If you work in a school where the senior management are reluctant to adopt a mastery curriculum and all the things that go with it (teaching style, intervention structure, assessment systems, etc.) then point them here!
I had the opportunity to listen to Jane Jones HMI speak at the Maths Hubs Primary Conference today and did my best to capture what Jane was saying. You’ll see from the notes below, how positive Ofsted are about a mastery approach to maths.
It’s important to mention that Jane has reviewed and okayed these notes.
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You might not expect to see ‘synergy’, ‘Ofsted’ and ‘mastery’ in the same sentence but that is how we see it.
Ofsted believe there needs to be a marriage of knowing the basic facts with deeper understanding (not pursuing either in the absence of the other.)
Under the previous curriculum, pupils have tended to very quickly be put on to a particular track. If they are ‘rapid graspers’ (rather than ‘high attainers’) they go a higher/faster track but if they’re not, they go on to a lower/slower track. In both cases that’s where they stay.
Instead Ofsted are of the belief that all pupils should achieve including and especially pupils from disadvantaged backgrounds. A mastery of maths approach is a vehicle for catching pupils up and keeping them caught up.
Differentiation in the past meant pupils doing different maths. Teachers, on a regular basis, still produce anything up to 5 different worksheets per lesson for different attainment bands. Jane, and her colleagues, would like to see more practical equipment being used and their continued use into KS2, KS3 and KS4 where appropriate. Practical equipment allows pupils to build mental models on which to hang their understanding of a concept.
When watching a mastery lesson, and Jane’s inspectors know this, whole class teaching could look slower than usual. What’s important is that learning is deeper.
“Deepening understanding” is in the Ofsted handbook, not “accelerating teaching”.
On the matter of the Ofsted handbook, paragraph 55 is a good place to look as it is on inspecting maths.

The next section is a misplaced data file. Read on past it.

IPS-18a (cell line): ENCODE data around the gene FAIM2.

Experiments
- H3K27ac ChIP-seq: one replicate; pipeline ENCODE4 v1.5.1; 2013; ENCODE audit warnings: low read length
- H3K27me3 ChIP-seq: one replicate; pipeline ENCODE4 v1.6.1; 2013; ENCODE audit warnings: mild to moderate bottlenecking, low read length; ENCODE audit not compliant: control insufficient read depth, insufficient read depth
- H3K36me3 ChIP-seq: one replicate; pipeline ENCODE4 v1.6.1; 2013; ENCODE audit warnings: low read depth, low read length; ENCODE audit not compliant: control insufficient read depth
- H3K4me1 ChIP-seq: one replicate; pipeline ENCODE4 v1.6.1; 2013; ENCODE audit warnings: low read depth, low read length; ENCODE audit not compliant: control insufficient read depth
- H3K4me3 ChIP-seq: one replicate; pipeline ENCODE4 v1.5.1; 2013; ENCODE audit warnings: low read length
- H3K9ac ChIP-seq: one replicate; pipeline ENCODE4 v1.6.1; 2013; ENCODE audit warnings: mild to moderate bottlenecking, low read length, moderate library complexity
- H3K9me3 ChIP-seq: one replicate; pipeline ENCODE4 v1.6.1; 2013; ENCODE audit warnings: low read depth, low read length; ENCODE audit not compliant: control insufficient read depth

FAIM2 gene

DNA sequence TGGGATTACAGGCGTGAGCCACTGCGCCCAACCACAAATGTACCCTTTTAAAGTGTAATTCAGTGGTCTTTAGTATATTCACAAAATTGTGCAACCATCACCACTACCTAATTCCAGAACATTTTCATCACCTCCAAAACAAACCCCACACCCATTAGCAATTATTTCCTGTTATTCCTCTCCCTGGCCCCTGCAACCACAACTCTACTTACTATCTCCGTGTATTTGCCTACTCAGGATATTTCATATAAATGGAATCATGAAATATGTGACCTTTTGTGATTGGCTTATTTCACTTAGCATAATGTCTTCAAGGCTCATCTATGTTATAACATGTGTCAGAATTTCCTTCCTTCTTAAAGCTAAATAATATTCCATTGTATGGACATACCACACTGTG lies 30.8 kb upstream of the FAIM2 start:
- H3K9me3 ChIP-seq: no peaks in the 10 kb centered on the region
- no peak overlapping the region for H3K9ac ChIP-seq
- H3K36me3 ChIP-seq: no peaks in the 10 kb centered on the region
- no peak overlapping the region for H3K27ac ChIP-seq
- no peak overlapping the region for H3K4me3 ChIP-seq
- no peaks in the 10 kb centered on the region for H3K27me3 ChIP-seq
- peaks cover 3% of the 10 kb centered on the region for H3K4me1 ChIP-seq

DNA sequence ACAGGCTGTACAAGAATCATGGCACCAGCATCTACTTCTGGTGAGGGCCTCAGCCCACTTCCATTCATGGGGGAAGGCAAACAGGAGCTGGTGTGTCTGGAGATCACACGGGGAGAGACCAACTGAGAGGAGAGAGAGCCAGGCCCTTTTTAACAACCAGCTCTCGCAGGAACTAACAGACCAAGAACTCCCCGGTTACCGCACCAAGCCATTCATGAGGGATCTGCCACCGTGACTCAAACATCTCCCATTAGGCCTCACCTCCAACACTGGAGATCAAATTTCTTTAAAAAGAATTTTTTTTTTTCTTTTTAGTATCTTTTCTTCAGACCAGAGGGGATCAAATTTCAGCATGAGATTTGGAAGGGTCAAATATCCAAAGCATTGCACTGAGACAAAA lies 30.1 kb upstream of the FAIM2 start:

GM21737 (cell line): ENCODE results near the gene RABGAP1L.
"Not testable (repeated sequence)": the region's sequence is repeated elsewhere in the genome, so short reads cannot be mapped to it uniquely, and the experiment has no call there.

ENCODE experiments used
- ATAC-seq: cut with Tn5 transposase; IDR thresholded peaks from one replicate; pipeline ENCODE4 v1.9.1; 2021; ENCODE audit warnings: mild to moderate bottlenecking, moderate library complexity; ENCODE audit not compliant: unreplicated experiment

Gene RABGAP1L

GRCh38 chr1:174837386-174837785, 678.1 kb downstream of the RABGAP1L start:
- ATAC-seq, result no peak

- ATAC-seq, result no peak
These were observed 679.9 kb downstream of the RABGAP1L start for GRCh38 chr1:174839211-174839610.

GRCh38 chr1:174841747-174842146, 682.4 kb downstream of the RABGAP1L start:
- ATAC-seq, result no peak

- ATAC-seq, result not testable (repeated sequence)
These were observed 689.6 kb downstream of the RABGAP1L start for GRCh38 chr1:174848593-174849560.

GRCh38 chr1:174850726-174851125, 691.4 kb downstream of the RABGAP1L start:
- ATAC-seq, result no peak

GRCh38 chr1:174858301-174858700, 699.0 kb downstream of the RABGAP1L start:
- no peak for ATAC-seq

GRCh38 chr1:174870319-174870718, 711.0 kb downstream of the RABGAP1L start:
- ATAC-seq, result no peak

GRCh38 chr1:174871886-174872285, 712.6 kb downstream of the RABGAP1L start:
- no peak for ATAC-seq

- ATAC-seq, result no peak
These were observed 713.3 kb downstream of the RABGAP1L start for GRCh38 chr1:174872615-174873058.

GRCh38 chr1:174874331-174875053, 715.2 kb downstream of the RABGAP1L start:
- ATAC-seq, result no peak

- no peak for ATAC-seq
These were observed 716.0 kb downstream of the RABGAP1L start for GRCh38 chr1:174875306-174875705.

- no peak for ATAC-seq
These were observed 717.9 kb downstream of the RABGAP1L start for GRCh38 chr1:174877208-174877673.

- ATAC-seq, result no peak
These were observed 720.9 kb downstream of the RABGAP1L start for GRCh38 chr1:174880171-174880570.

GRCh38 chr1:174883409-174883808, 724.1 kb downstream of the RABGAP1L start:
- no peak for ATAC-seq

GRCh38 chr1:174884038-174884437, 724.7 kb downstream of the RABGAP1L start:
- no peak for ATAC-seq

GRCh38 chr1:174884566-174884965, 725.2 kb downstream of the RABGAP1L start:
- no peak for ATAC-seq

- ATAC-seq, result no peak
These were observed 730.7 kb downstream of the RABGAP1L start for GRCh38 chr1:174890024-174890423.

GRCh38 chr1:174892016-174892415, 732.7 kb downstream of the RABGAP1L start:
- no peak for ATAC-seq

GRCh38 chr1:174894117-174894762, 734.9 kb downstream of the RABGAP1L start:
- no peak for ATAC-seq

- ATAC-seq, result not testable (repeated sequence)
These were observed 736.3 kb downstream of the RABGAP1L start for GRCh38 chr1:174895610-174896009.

Things inspectors are looking forward to considering how well:
- Pupils are thinking and reasoning.
- Pupils are applying skills fluently and efficiently, arriving at accurate answers.
- Pupils are using resources to aid their understanding.
There is nothing in the Ofsted handbook that conflicts with the principles of mastery of maths.
If Jane was a primary headteacher and she knew Ofsted were coming in she would prepare a single side document (or shorter) for the inspectors that said:
- What the school is trying to do to take maths forward from where they were/are to a mastery of maths approach.
- What an inspector might typically see in the lessons.
- What you are doing to address interventions quickly so that pupils can keep up and what you are doing to stretch the rapid graspers.
- How far you have got in developing systems to help you track attainment and progress in maths – focusing on the most important things ready for the next stage/year/term.
Jane concluded her talk with a call for everyone in the room to “Go for it! Do the right thing for your pupils!”
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It seems Ofsted are taking great strides to ensure there is internal consistency amongst the inspectors, who are currently having to reapply to keep their jobs in September. As part of the re-recruitment process, inspectors must receive training on the mastery approach and certainly one HMI who I met this week was telling me, with convincing conviction, about what he was hoping to see in maths lessons with regards to ‘section 55’.